I shall suffer many severe pains on your account for some days. By a vessel from Salem a cannonade was heard from dark till nine o'clock, last night was a week ago. Your vicinity to such scenes of carnage and desolation as, I fear, are now to be seen in Boston and its environs, will throw you into much distress, but I believe in my conscience, I feel more here than you do. The sound of cannon was not so terrible when I was at Braintree as it is here, though I hear it at four hundred miles distance.

You can't imagine what a mortification I sustain in not having received a single line from you since we parted. I suspect some villainy in conveyance. By the relation of Mr. Dana, Mr. Wrixon, and Mr. Temple, Mr. Hutchinson, Mr. Sewall, and their associates are in great disgrace in England. Persons are ashamed to be seen to speak to them. They look despised and sunk.

I shall inclose an extract of a letter from Mons. Dubourg in Paris, and a testimonial in favor of our Prussian General. Adieu.


[130]Neither Major Wrixon nor the Baron de Woedtke fulfilled the hopes formed of them. The former declined his appointment, the rank of colonel not being equal to his expectations. The latter proved intemperate and was soon afterwards drowned at Lake George.

La Madeleine March 17, 1884

May I employ the fleeting and disrespectful pencil to express sentiments of the most opposite kind? I am still so stupidly weak, unaccountably pulled by an illness which is an anachronism here, that I am afraid to wait till I am quite ripe for ink, to speak of the happy time I owed to your companionship in the two capitals of greater Britain. There has never been anything like it, and I wonder when there will again. Cambridge is in reserve; but nothing can ever equal the sensation of festive home among people I had never seen, that you procured for me at Keble. The worst recollection is the parting at Paddington. I chose my hour next day so badly that, coming at 6, I found your mother invisible, yourself out, and your sister gone. I have said nothing yet to M——; but I do look forward two months to another meeting. I am very glad that my last conversation with Mr. Gladstone left no worse impression, for in the obscurity of St. James I preached heavily on my favourite text: "après moi le déluge;" and on my favourite preacher.

Meanwhile the troublesome question of retirement is in a new phase. The half Reform bill is floated by a half pledge as to redistribution which is personal to himself. He cannot leave it to be redeemed by others, who, he expressly stated, are not parties to it. He is virtually pledged to complete the work himself; that is, to meet the next Parliament. For they will inevitably force him to dissolve in the autumn, if they do not succeed in crowding out the Reform question. If not carried by an immense majority, it will be carried by Irish votes. The Lords will be able to say that England ought to be consulted definitely, that it ought not to be overruled by Ireland, in an old Parliament, and that such a change in the Constitution is not to be carried by enemies of the Constitution until the country has pronounced.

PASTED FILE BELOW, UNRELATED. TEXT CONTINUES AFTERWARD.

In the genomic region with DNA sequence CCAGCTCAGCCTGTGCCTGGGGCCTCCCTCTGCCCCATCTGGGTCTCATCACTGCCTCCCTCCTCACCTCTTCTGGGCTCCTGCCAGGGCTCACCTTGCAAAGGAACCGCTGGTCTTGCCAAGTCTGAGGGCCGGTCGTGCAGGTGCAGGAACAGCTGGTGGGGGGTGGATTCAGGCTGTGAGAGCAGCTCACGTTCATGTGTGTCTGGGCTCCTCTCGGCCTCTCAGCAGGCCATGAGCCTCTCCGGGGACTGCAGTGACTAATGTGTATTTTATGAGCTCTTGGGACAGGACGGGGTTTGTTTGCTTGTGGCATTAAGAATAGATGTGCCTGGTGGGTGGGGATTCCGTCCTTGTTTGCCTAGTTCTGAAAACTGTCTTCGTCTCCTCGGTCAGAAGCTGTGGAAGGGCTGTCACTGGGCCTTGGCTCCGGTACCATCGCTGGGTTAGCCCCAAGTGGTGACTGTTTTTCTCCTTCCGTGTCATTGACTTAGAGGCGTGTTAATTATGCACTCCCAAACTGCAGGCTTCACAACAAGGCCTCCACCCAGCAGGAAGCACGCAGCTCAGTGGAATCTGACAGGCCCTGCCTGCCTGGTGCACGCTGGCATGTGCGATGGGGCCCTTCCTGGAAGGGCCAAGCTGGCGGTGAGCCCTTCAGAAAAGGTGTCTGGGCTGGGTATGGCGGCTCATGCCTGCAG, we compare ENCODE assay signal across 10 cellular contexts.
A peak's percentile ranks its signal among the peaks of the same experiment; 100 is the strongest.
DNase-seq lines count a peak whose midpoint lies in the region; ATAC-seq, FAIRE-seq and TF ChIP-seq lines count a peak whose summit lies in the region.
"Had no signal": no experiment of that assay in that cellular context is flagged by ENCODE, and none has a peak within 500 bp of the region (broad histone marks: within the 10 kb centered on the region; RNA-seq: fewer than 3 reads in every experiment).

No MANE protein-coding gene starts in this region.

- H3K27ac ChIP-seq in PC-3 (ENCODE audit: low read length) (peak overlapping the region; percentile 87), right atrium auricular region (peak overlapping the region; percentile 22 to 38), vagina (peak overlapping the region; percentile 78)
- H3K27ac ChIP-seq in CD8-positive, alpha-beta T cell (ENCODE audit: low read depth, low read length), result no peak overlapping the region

I don't imagine that it is a bad point to dissolve upon—at any rate, there is no swopping in such a crossing.

But I suppose he has abandoned the hope of himself retiring from Egypt, and if he does not, nobody else will; and so one must begin to face what is inevitable, and to acknowledge that the Soudan has altered our position in Egypt. A further complication cannot be far off. The best time to re-open the Turkish question will be whilst we are a little damaged as to disinterestedness by Cyprus and Egypt, whilst our increased security makes us less anxious and less nervous about Constantinople, and whilst the censor of the Turk resides at No. 10. The position in the East is so much altered since Berlin[214 ] that Russia will not long be bound by that Treaty, having a price by which Austria can be won. Every step of that sort will help to fix us in Egypt.

And as long as we are at Alexandria or even at Souakim, the future of Central Africa will depend on us, or at least on our people. I do not believe that Mr. Gladstone would revive John Company and send him to the Equatorial lakes; and yet I fancy there is an opening there for inventive statesmanship.

My eagerness about Liddon's elevation does not mean that my head was turned by the ambush of that deferential Sacristan at Oxford Station,[215 ] or that the Warden[216 ] talked me over—though he talked wisely. For I am not in harmony with Liddon, and scarcely in sympathy. He has weak places that nobody sees and resents so sharply as I do; and he has got over, or swallowed, such obstacles on the road to Rome that none remain which, as it seems to me, he ought logically or legitimately to strain at. I will even confess to you alone—that that affair of Rosmini leaves a bad taste in one's mouth. But one might pick holes in any man, even in the new Bishop of Chester.[217 ] Nothing steadies a ship like a mitre—and as to his soundness, his determination to work in and through the Church, and not on eccentric courses, I satisfied myself with the supreme authority of Dean Church, on my last night in town. One cannot help seeing that Liddon is a mighty force, not yet on its level. He knows how to kindle and how to propel. Newman and Wilberforce may have had the same power, but one was almost illiterate; the other knows what he might have learnt in the time of Waterland or Butler; whereas Liddon is in contact with all that is doing in the world of thought....

[214 ] Treaty of Berlin, 1878.

[215 ] Dr. Liddon met Lord A. and Miss G. at the station.

[216 ] Dr. Talbot.

[217 ] Dr. Stubbs.